-In addition to serving as an extra in line rushes, Marian Gaborik also endured a post-practice skate in which his legs got a good test. When he was finished, Jarret Stoll took the ice with Gabriel Vilardi for some one-on-one time that included stickhandling, shooting, passing the puck and faceoff work.

-Not particularly apropos of anything in the here-and-now, but Drew Doughty shared some context behind his conversation with Dustin Brown and Anze Kopitar about who would cover Erik Karlsson during the overtime faceoff in Ottawa two weeks ago. “It made no sense for me to cover him, because he was a D-man, so that’s why I said, ‘Brownie, you should probably be covering him,’ and Brownie didn’t want to,” Doughty said. “I’m not going to back down from that challenge. I love playing against that guy. I was fine with it. I was just kind of funny because he was hearing it all go down.”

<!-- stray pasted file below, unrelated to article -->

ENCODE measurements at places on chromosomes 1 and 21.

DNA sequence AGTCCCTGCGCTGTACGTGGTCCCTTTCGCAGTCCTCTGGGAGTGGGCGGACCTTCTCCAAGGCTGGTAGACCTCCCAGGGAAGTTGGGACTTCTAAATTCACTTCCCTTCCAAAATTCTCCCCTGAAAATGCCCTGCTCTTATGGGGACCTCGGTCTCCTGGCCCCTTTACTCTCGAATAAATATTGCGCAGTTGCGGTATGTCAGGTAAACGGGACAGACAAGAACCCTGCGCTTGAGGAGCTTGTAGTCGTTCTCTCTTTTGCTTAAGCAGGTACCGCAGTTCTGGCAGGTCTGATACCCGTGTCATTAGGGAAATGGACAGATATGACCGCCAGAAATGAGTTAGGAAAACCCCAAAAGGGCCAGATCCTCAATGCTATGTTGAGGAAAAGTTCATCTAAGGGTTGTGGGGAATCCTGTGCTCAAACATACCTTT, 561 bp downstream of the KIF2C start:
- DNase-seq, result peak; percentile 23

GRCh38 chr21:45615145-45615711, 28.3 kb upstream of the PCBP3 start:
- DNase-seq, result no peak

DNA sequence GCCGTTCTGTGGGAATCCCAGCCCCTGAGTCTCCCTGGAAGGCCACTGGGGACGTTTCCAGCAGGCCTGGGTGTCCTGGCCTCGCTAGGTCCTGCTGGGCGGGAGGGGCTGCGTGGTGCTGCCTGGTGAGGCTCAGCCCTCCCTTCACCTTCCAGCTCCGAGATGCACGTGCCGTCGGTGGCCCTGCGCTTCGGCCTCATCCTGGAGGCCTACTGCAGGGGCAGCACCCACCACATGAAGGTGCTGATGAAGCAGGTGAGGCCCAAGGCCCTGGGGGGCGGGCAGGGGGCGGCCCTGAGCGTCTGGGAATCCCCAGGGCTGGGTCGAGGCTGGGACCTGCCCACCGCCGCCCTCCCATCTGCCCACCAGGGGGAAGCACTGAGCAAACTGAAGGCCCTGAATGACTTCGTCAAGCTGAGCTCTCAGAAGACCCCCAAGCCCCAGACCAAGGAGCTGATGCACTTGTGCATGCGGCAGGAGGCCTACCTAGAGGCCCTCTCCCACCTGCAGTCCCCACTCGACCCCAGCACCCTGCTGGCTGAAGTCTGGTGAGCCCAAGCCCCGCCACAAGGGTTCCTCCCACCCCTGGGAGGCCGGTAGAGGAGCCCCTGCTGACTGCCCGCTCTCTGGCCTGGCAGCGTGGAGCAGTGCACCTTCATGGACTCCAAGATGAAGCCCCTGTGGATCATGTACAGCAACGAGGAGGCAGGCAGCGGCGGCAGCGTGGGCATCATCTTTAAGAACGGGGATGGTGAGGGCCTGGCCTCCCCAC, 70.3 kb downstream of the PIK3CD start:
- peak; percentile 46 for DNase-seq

-The Tampa Bay Lightning lead the NHL with an average of 3.94 goals-for per game. The Los Angeles Kings lead the NHL with an average of 2.27 goals-against per game. Simplicity says that tonight’s game comes down to one team being able to go out and instill its systems and will, right?

“Play our game. We can’t play their game,” Doughty said. “If we make them play our game in a tight-checking, two-one game, they’re not going to be comfortable. They want to get four or five goals every game, and they’re willing to give up three or four goals, it seems, too. They like to be in a high-scoring, kind of track meet type of game, and we like to play in the tight checking, low scoring games. We’ll try to make ‘em play our game.”